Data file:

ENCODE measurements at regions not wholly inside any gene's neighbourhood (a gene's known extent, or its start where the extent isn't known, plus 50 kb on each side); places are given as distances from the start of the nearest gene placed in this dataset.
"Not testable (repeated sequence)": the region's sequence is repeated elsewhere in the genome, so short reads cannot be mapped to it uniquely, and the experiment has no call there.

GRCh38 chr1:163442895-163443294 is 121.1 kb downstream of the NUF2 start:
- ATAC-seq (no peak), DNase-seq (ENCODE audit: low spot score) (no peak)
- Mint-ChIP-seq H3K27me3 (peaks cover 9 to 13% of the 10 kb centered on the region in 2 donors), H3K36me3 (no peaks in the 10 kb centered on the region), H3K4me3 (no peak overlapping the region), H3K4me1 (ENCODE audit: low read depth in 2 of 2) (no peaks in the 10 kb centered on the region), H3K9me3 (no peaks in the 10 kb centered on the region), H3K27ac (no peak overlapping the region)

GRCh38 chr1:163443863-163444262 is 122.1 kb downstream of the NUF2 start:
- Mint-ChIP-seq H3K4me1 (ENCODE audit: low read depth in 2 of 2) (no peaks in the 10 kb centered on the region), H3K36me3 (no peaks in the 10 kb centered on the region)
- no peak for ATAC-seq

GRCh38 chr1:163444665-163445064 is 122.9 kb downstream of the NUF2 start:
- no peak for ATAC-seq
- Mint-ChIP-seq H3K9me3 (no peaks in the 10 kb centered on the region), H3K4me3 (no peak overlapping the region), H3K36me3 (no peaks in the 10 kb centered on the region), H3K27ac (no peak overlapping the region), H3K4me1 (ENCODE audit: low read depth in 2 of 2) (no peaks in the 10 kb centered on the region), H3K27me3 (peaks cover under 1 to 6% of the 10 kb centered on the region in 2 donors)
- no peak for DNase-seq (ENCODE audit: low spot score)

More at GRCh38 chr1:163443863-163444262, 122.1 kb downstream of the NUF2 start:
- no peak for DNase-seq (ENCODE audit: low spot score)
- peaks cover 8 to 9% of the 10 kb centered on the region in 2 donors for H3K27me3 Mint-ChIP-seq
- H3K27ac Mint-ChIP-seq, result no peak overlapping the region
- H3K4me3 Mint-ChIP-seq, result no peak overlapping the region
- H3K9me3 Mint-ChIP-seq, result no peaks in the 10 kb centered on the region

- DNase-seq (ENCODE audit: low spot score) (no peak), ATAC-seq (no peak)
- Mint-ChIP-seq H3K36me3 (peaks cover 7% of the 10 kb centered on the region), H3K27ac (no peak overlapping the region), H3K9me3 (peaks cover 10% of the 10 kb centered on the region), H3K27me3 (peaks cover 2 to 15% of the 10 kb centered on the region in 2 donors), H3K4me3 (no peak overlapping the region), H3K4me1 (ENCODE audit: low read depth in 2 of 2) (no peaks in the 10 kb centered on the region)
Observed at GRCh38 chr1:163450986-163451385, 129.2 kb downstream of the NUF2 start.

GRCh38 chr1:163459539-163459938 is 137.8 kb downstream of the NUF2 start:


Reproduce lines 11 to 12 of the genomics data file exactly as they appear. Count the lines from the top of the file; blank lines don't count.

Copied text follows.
- Mint-ChIP-seq H3K9me3 (no peaks in the 10 kb centered on the region), H3K4me3 (no peak overlapping the region), H3K36me3 (no peaks in the 10 kb centered on the region), H3K27ac (no peak overlapping the region), H3K4me1 (ENCODE audit: low read depth in 2 of 2) (no peaks in the 10 kb centered on the region), H3K27me3 (peaks cover under 1 to 6% of the 10 kb centered on the region in 2 donors)
- no peak for DNase-seq (ENCODE audit: low spot score)